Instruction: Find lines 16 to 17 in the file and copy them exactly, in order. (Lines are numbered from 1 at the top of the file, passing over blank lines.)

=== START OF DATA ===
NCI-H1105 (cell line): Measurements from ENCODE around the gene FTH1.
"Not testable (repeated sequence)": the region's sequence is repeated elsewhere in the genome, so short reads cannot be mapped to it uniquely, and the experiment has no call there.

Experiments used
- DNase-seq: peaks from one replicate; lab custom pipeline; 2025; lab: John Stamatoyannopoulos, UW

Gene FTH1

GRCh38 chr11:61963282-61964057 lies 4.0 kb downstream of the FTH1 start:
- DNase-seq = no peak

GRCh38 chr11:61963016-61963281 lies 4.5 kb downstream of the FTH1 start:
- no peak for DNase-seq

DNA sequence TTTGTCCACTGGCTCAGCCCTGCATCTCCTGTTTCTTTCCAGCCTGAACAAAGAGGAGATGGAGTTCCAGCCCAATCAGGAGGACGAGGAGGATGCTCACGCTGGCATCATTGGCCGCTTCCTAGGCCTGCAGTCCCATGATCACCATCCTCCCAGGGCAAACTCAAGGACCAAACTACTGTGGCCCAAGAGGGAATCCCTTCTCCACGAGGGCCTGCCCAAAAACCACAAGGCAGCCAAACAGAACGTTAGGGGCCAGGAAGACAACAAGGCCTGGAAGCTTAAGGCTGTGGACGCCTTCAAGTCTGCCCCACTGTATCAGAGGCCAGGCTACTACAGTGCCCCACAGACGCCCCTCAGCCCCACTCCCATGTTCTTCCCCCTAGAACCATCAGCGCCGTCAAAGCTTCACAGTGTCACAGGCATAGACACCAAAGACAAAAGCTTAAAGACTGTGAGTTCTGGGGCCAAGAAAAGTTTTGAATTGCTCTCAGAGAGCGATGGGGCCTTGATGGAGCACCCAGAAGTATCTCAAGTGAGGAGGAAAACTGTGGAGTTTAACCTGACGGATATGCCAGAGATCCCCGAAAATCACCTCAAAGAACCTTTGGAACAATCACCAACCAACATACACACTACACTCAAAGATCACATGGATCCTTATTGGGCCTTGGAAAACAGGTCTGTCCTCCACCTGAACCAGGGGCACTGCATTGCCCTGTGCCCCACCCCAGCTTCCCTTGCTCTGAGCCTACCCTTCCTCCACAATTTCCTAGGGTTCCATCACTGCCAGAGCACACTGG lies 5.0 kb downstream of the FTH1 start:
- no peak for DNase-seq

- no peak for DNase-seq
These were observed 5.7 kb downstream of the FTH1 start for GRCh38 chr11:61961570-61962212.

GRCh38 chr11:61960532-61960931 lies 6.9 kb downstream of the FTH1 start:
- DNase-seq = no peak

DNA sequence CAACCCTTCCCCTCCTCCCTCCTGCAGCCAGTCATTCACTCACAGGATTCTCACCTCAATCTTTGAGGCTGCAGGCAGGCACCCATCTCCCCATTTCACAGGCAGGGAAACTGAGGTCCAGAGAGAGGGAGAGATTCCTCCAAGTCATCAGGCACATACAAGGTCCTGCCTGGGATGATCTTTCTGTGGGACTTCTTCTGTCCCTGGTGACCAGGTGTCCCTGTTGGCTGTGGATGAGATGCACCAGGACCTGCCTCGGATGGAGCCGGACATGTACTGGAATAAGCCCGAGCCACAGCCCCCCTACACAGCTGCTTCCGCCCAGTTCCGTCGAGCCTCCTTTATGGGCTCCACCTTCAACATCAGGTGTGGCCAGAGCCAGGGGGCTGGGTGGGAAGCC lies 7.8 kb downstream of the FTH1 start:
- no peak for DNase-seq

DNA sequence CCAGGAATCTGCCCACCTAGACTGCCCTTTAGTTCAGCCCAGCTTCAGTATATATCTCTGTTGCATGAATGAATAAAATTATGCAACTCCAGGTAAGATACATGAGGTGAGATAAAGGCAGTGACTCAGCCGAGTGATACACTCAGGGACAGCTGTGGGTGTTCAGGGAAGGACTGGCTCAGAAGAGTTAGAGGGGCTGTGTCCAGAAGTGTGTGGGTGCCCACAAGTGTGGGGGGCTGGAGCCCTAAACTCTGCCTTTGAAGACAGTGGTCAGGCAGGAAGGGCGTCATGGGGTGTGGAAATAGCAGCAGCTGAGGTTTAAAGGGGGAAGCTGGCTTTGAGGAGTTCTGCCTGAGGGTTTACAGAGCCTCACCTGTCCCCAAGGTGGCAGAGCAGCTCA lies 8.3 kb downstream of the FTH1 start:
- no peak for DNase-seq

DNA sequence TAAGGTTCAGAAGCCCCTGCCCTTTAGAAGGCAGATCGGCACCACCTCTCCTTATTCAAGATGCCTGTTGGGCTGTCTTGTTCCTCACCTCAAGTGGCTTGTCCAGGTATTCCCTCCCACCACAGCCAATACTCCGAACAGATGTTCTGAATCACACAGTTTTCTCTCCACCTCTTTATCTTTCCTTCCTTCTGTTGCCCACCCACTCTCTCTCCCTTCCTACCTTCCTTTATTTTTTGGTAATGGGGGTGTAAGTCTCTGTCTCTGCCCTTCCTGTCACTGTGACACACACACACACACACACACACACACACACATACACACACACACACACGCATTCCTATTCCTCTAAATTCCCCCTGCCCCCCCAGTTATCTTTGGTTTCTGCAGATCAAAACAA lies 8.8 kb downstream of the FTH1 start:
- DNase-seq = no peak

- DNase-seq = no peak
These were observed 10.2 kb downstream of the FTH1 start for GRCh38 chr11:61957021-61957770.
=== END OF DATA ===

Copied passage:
DNA sequence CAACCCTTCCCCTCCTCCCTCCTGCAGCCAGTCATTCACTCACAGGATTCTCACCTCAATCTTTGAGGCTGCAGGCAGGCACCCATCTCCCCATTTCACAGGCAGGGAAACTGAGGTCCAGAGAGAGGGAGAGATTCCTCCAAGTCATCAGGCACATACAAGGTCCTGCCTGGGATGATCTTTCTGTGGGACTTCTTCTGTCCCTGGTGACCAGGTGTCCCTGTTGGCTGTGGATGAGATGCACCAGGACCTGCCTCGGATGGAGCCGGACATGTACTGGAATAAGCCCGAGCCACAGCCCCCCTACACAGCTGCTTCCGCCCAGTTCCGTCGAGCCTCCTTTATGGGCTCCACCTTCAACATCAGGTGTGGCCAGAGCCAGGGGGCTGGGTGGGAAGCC lies 7.8 kb downstream of the FTH1 start:
- no peak for DNase-seq